How To Grow Avocados and Make Your Own Guacamole

The Hass Avocado is the most eaten avocado in the USA, making up 95% of the California Avocado crop! Fun fact, the variety known for its rich and creaminess, was first grown by a Southern California amateur horticulturist named Rudolph Hass in the 1920’s. The fruit has excellent taste, a good shelf-life, and in California, avocados grow year-round, with a peak season from spring through summer.

How to plant

The larger the space, the bigger the tree. An avocado tree’s average height is between 30 and 40 ft, some getting up to 80 ft. 

To create the healthiest environment for your tree to grow, test your soil’s pH before planting. Avocado trees require a soil pH of 7.0 or below. Optimally, the soil pH is between 6.2 and 6.5. If you find the soil is alkaline, you can mulch the soil and add an organic amendment such as peat moss to gradually lower its pH. 

If planting in a location with high winds, it’s best to plant it near a windbreak. Ideally, plant the tree in well-drained soils with moderate temperatures. 

In the San Fernando Valley, young Hass Avocado’s trees’ leaves can be damaged when planting in areas with too much afternoon sun during the hot, dry summers. This is due to the large surface area of the avocado tree and dry climate in the valley. Planting them in areas with morning sun and afternoon shade will protect the tree from excessive sunlight that causes yellowing and browning of the leaves.

The avocado tree is an evergreen meaning it doesn’t shed its leaves in the winter and stays green year-round. Although, near-freezing temperatures during winter nights can damage the tree causing leaves to blacken and dry. Hass Avocado does excellent by the coast in Malibu, Ventura, Santa Barbara, and San Diego, where the ocean regulates the temperature. They also grow in Glendale, Burbank, Pasadena, Sherman Oaks, Encino, Tarzana, Reseda, Woodland Hills, West Hills, Calabasas, Agoura, and Thousand Oaks, but their microclimate should be considered.

How to care

Newly planted trees need to be irrigated, on average, twice a week to establish a healthy root system. This is because avocado tree roots do not search for water as they only extend six inches under the soil. If the soil dries, it can cause the tree to stress. A healthy avocado tree needs moist soil, but not too wet, or the tree can drown due to waterlogging.

Avocado trees are usually pruned in winter to maintain the tree’s shape and size. Trim the branches, so the tree’s skirt does not touch the ground. You’ll need to fertilize your young tree with nitrogen three times a year, in the spring, summer, and fall. Keep area atop roots well mulched, ideally with natural leaf litter and/or chunky organic mulch.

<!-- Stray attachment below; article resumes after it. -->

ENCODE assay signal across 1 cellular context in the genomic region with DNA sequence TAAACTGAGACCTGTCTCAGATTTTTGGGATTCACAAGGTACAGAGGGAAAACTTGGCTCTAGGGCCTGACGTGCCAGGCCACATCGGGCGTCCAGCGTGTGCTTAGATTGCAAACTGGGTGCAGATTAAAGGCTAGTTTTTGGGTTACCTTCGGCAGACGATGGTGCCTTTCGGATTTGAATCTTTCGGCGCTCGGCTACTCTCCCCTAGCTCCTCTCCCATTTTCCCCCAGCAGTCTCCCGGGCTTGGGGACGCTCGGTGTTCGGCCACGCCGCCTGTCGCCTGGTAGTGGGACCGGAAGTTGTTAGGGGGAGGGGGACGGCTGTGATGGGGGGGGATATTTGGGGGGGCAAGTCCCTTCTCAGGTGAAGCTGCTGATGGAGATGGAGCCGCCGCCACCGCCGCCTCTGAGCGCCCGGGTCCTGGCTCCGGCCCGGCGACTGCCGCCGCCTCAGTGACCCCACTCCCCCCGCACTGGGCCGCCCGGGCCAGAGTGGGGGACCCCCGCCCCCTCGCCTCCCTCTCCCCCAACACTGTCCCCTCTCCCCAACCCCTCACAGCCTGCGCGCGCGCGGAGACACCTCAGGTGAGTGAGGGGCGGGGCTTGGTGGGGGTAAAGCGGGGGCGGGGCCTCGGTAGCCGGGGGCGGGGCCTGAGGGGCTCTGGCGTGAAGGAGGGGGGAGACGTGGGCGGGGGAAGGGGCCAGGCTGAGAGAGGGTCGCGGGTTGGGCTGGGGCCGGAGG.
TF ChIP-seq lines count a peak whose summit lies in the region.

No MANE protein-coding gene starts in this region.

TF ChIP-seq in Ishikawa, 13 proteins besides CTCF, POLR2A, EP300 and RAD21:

When to harvest

The Hass avocado tree has dark green-colored, bumpy skin, which becomes a dark purplish-black when ripe. Avocados richen in taste the longer they are left on the tree but become foul when left on too long.

The most efficient way to know if the avocado is ready is to pick a large and dark fruit from the tree and leave it at room temperature for about a week. If the avocado softens, the remaining fruit is most likely ready to be harvested. If it shrivels or remains hard, the fruit is not ready for harvesting.

Pomegranate Guacamole Recipe

Avocados make just about any meal better. You can pair them with salads, toast, or even your morning eggs. Fuerte Avocado used to be the most popular for making guacamole before the Hass came around. Fuerte is a Type B avocado tree that needs to be pollinated by a Type A avocado tree, such as the Hass. Hass became more popular because of its self-fruiting and self-pollinating nature, its longer fruiting season, and you can easily tell when it’s ripe because the skin goes black. In contrast, the Fuerte gets dots on its skin color and becomes dark green when mature.

Use our recipe below to make guacamole straight off your avocado tree.

Prep: 10 minutes
Servings: 8


– 4 medium ripe avocados
– 2 medium pomegranate
– 2 tablespoons freshly squeezed lime juice
– 2 garlic cloves
– ½ medium red onion
– 1 to 2 jalapeños
– ¼ cup fresh cilantro
– 2 tablespoons freshly squeezed lime juice
– 1 teaspoon sea salt
– 1/4 teaspoon pepper


Pitt and dice the avocados. Cut and deseed the Pomegranate. Chop the cilantro, jalapeños, and onion. Mince the garlic cloves. Place the avocado into a bowl and mash into a creamy consistency. Add in the pomegranate seeds, red onion, cilantro, jalapeño, and garlic into a bowl. Stir gently. Finish preparing your guacamole by adding fresh lime juice, salt, and pepper.

Store in the fridge in a well-sealed container. Keep an avocado pit or two inside the mix to keep the dip fresher for longer. Use within a week.

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